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Blockchain, a technology that can not solve banks’ main problem: the user experience

By Philippe Gelis, Kantox.

Philippe Gelis
Philippe Gelis
After the hype over Bitcoin, now it’s Blockchain’s turn. I remember, 2-3 years ago, when many VCs were asking my opinion about Bitcoin. I was quite bearish, mainly because an un-regulated currency that goes against all know-Your-Customer (KYC) and Anti-Money-Laundering (AML) principles could hardly be massively adopted. Then, they changed their opinion to, “Bitcoin has low value, it is Blockchain, the technology behind Bitcoin, which may disrupt the financial industry”. Let’s see.

Let’s go back to basics with a simple question: “Does Blockchain offer anything to the end-customer that existing technology could not?“. The answer is clearly NO.

Think about remittance: many argue that Blockchain can help facilitate global and instant payments (in a matter of seconds) at extremely low cost compared to traditional channels, such as SWIFT or ACH. That is true, but for one single reason: banks have under-invested in global payment networks for decades. Sending USD10 from NY to Sydney for 1 cent and in a matter of seconds is possible without Blockchain. The problem here is that the banking oligopoly had no financial incentive in investing in payment networks while profits on cross-border payments were ludicrous!

Think about other applications of Blockchain like smart contracts. It is exactly the same thing. We do not need Blockchain to be able to build and offer smart contracts.

My understanding is that all the hype surrounding Blockchain, all the VC money invested, all the start-ups created, and the fear that the financial industry could be disrupted by Blockchain technology (something I hardly believe), has forced banks to move and investigate what they can get from Blockchain. Settlement, for example, is a one such example for use by for banks, considering it is based on legacy systems, and so relatively slow and inefficient. But settlement is nothing else than a back-end process, something that had low value for end-customers.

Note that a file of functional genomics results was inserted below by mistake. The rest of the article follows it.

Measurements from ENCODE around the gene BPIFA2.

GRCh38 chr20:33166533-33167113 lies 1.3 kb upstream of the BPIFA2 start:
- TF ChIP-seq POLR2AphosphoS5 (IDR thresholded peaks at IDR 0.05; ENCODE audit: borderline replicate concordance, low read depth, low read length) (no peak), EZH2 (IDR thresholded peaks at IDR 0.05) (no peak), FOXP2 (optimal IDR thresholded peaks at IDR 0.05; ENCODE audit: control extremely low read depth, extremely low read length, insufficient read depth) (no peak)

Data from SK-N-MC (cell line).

I had a chat this week in the US with someone working for R3, the bank consortium working on Blockchain technology. He came to the same conclusion as me: Blockchain may have interesting use for certain cases in the financial industry but it does not add any real value to the end customer.

So the question is: can a technology that does not add any real value to the end customer really disrupt the industry? I do not believe so. Do not misunderstand me, re-building legacy settlement technology around Blockchain, for example, is something with huge potential, considering the size of the industry and the amounts exchanged. Companies able to build that kind of technology will probably be worth billions, but, in the end, it is all about the end customer and something bringing low value to the end customer can hardly disrupt the industry. Disrupting the industry requires completely rebuilding the user experience, bringing full transparency, changing the channels people use to buy financial products or inventing new products.

In the end, people do not care about technology for technology’s sake (except maybe some geeks); people trust companies and brands that offer products and services. No one cares about which technology JPMorgan uses to settle financial transactions but people trust JPMorgan because it is one of the largest financial institution in the world and it is the one that “survived intact” the two worst financial crises in the last 100 years (1929 and 2008).


Pour lire tous les articles Finyear dédiés Blockchain rendez-vous sur www.finyear.com/search/Blockchain/

Participez aux conférences Blockchain éditées par Finyear :
Assurchain (6 avril 2016)
Blockchain Vision ( 12 avril 2016)
Blockchain Pitch Day (10 mai 2016)
Blockchain, IoT & IA (projet juin 2016)
Blockchain Hackathon (projet septembre 2016)

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